Training Course - Caving 

Caving or spelunking as the non-cavers calls it, is many things. The reasons why people go caving includes adventure sports, scientific study, companionship, and other things as varied as the individual cavers. It is one of the few sports in which you can go places no one has ever been before.

The most commonly asked question is probably "What do you find down there?" The answers are as varied as the caves themselves: mud; beautiful rock formations and rubble; water and dust; vast rooms and tight crawl-ways; awesome rivers and puddles; strange and fragile animals; deep pits and waterfalls; ice and warm water; and, of course, strange people. One finds, eventually, whatever one is looking for.

Courses:  Beginner Course - 6 days

Intermediate Course - 9 days

Advance Course - 14 days

*Rates depend on Location and Type of Cave. For more details Contact Us>>


There are several different types of caves
Solution Caves  
are the most common type. 

This type of cave is formed very slowly by water in limestone or gypsum. The water actually dissolves the rock. As the passages get bigger, and there is a faster water flow, water erosion becomes a factor. These are formed slowly and collapse rarely. The wide variety of rock formations and passages also make this type of cave the most popular. Solution caves are scattered in pockets, throughout the country.

Talus Caves  

are literally piles of boulders. 

They tend to be very confusing and are easy to get lost in. Also, the predominance of broken rock makes them very hard on your body. They tend to occur in mountainous areas, especially near cliffs made of a very strong rock, such as granite.

Ice Caves 

are generally restricted to glacial areas. 

They are so cold that they could be dangerous. However, ice formations of extreme beauty and delicacy are often found. 

Volcanic or Lava Caves  

can be found near some volcanoes. 

They are passages which formed around and finally over flowing lava. Once insulated by the surrounding rock, the lava stayed hot enough to drain out when the eruption ceased, leaving a cave. These caves tend to be extremely jagged, and they can cut your clothes to ribbons.

The General Rules of Caving Safety

NEVER go caving alone. Three people are the absolute minimum number for a trip. The reason for this is that if a person is hurt, someone must remain with the injured party while the third person goes for help. Four to six people is generally considered the optimum size party for the average caving trip. Also, other people can help you when you are having trouble (which happens a lot to varying degrees).

ALWAYS have three independent sources of light. Include extra bulbs, batteries, carbide, waterproof matches, or whatever other equipment or supplies you need to keep your lights going. Your light sources must be highly water resistant and strong enough to withstand severe abuse. Being without a working light is inexcusable, even for a beginner. Should all your lights go out ("I thought you had the batteries."), it is generally not advised that you attempt to get out. Wait for help to come. This implies that someone on the outside knows you are in there and will send for help if you don't return.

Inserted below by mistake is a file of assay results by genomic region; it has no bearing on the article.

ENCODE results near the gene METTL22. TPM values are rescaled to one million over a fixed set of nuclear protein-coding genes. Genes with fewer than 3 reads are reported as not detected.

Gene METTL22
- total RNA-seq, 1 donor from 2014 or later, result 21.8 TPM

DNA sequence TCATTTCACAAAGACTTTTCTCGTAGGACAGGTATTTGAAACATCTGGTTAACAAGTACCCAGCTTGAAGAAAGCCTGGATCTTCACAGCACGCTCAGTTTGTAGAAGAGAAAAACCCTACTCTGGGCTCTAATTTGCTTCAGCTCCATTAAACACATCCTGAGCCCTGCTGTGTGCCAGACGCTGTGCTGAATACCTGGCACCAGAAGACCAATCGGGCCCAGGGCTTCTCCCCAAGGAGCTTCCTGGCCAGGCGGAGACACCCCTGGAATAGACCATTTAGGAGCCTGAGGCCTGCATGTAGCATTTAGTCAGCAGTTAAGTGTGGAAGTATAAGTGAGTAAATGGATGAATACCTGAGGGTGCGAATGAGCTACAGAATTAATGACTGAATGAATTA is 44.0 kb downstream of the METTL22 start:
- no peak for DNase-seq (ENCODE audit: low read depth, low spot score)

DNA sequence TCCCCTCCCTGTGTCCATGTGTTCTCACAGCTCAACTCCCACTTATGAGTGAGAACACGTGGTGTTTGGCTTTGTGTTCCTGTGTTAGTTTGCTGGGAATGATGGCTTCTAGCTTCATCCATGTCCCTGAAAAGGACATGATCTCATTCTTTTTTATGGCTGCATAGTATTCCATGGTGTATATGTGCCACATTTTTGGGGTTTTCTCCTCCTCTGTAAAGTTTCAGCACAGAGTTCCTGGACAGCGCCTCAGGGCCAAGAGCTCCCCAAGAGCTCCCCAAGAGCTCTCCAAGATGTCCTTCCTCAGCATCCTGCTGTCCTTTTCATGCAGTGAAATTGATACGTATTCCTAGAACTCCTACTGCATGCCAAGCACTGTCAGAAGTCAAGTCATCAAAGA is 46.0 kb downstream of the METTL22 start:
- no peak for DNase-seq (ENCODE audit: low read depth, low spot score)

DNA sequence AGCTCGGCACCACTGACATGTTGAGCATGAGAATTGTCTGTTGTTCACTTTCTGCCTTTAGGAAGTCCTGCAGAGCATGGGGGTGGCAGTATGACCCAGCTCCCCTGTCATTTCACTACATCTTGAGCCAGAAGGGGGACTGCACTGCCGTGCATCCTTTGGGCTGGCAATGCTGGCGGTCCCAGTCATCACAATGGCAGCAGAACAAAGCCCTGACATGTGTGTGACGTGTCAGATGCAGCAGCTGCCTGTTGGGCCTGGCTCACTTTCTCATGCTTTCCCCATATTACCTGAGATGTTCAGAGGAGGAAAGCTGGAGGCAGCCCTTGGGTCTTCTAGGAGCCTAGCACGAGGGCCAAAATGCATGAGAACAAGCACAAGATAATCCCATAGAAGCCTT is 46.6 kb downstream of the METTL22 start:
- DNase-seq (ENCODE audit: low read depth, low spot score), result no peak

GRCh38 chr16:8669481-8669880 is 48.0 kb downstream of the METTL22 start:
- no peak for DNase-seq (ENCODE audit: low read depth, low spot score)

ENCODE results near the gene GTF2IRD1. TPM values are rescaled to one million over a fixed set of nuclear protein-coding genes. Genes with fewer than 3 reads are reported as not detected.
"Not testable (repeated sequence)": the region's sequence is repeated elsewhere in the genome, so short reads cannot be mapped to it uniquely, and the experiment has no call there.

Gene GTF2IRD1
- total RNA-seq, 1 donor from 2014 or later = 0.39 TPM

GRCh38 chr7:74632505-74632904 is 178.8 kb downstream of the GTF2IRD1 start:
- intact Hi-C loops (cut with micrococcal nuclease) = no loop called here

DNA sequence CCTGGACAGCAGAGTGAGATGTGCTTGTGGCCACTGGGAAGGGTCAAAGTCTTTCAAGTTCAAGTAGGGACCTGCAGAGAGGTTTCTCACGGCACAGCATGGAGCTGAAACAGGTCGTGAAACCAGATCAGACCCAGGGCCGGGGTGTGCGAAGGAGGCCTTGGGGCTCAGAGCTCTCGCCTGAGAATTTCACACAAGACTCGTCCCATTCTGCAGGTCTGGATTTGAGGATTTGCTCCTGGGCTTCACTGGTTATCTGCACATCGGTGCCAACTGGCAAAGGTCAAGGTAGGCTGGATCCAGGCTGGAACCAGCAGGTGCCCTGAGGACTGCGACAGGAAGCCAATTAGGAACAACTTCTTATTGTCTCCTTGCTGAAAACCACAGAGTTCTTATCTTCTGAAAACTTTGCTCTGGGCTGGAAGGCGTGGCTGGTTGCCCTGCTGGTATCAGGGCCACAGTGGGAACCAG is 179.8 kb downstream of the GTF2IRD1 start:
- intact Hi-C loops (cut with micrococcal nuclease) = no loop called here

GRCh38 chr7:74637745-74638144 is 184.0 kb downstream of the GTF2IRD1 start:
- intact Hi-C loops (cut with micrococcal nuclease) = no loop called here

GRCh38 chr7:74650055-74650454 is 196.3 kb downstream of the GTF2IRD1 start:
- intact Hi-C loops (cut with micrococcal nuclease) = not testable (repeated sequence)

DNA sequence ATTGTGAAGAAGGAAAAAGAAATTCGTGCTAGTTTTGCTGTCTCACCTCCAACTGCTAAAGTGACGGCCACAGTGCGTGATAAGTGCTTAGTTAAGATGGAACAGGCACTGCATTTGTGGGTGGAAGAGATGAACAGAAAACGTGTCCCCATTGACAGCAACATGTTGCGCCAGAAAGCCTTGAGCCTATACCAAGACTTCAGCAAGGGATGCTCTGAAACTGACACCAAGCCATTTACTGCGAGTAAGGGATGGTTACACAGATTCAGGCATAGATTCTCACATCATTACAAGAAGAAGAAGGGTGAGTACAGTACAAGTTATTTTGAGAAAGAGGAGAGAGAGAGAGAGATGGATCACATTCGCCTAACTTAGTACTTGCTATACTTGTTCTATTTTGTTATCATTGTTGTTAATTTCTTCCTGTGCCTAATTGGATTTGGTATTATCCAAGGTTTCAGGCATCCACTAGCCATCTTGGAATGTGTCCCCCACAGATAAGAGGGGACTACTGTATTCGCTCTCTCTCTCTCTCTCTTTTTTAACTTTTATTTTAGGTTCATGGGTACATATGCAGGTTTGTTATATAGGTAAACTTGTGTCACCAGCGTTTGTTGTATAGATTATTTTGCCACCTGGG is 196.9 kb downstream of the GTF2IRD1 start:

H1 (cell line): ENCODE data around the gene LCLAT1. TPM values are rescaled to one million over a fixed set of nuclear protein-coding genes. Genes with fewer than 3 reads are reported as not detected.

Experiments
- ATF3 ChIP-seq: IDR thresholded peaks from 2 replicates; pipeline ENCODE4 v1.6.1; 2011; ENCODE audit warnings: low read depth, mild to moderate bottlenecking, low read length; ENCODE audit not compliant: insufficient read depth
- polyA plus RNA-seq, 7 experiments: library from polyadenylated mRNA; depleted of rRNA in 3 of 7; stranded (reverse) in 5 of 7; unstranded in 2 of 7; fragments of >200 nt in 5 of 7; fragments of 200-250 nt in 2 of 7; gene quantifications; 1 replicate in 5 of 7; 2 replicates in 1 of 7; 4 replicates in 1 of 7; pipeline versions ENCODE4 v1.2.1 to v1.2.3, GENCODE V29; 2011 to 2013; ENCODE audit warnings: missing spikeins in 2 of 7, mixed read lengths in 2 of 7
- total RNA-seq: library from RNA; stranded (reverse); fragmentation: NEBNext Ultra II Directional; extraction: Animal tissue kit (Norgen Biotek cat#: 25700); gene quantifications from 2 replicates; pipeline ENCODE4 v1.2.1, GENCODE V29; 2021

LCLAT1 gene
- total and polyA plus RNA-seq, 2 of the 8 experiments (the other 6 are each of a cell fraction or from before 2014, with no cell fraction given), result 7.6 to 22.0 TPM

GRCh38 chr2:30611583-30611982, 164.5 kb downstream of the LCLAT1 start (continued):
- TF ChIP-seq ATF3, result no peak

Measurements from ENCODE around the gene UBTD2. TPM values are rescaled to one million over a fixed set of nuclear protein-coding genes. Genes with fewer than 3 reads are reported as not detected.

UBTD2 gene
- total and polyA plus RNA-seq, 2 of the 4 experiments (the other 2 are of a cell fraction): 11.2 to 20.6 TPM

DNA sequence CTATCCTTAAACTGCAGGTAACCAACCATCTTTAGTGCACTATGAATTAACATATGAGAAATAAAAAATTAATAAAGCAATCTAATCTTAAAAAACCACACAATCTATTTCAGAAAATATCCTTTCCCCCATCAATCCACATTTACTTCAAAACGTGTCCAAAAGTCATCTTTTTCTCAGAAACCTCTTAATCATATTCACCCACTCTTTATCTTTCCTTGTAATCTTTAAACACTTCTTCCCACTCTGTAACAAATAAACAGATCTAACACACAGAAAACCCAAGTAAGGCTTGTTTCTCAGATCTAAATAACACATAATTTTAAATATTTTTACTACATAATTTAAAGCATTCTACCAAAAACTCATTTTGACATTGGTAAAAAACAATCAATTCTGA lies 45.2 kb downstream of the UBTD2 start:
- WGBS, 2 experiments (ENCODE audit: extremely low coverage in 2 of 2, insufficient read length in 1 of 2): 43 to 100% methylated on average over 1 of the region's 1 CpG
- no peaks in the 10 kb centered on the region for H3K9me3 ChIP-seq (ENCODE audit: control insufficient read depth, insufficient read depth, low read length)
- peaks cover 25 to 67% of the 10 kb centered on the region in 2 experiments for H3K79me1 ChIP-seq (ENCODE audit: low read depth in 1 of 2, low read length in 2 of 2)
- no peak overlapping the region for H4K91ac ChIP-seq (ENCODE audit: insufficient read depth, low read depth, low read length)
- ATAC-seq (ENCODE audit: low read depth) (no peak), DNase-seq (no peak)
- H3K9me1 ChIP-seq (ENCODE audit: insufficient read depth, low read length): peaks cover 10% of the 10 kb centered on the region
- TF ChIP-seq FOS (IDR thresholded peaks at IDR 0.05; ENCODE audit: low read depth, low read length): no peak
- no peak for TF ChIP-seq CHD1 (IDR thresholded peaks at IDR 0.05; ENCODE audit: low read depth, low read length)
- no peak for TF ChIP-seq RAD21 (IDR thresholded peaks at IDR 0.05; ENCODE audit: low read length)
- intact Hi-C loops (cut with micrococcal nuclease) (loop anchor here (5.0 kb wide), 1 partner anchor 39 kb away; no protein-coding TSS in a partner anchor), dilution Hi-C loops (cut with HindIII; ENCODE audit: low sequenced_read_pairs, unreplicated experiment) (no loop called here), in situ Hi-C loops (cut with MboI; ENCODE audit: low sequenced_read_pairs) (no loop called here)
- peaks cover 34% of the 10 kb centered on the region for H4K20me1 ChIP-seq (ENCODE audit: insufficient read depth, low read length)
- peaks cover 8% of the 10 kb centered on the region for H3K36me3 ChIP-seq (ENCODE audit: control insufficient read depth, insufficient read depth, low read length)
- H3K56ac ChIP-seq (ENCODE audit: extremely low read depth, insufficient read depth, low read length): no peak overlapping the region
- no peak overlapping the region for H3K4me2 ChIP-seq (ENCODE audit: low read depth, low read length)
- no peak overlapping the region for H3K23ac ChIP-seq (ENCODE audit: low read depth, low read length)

Wear the proper clothing. You don’t want to get hypothermia while caving and hence your clothing should be warm, tough, and without things that can snag on the rocks (of course you would not like stuck somewhere inside the caves). Hard hats are mandatory.

Make sure you have all your equipment and that it is in proper working order before you enter the cave. It is your responsibility to know how to use the equipment you have before the trip starts.

One thing many newcomers don't realize at first is that caving is one of the few truly non-competitive sports. No one ever makes or takes a dare. No one is ever pressured to do things which he/she is afraid to do. Daredevils are unpopular. The reason for all this is that cavers are a very safety minded lot; competition and peer pressure leads to accidents. Removing an injured person from a cave is an awful job. We go to have fun, not to fool around. Remember this.

Don't go caving if you are sick, even if you have only a mild cold. Caving is an exhausting sport, and illness compounds your problems and might lead to an accident. Don't go caving while drunk, stoned, or otherwise "under the influence". A clear head is a requirement for safe caving.

Leave all jewelry outside the cave. A crushed ring could mean the loss of a finger in an otherwise minor accident. Make sure your glasses are very secure if you wear them. Leave your sunglasses in the car. 

(Don't laugh. Long-time cavers have been known to wear sunglasses into a cave and then wonder why their lights were so dim!)

Start caving with experienced cavers. Learn your capabilities in easy caves. Don't exceed your limits. Get to know the abilities of your caving friends. One often hears of "high school students" who get into trouble in a cave. This is caused by inexperience and/or a "swollen head".

Follow the rules and THINK !

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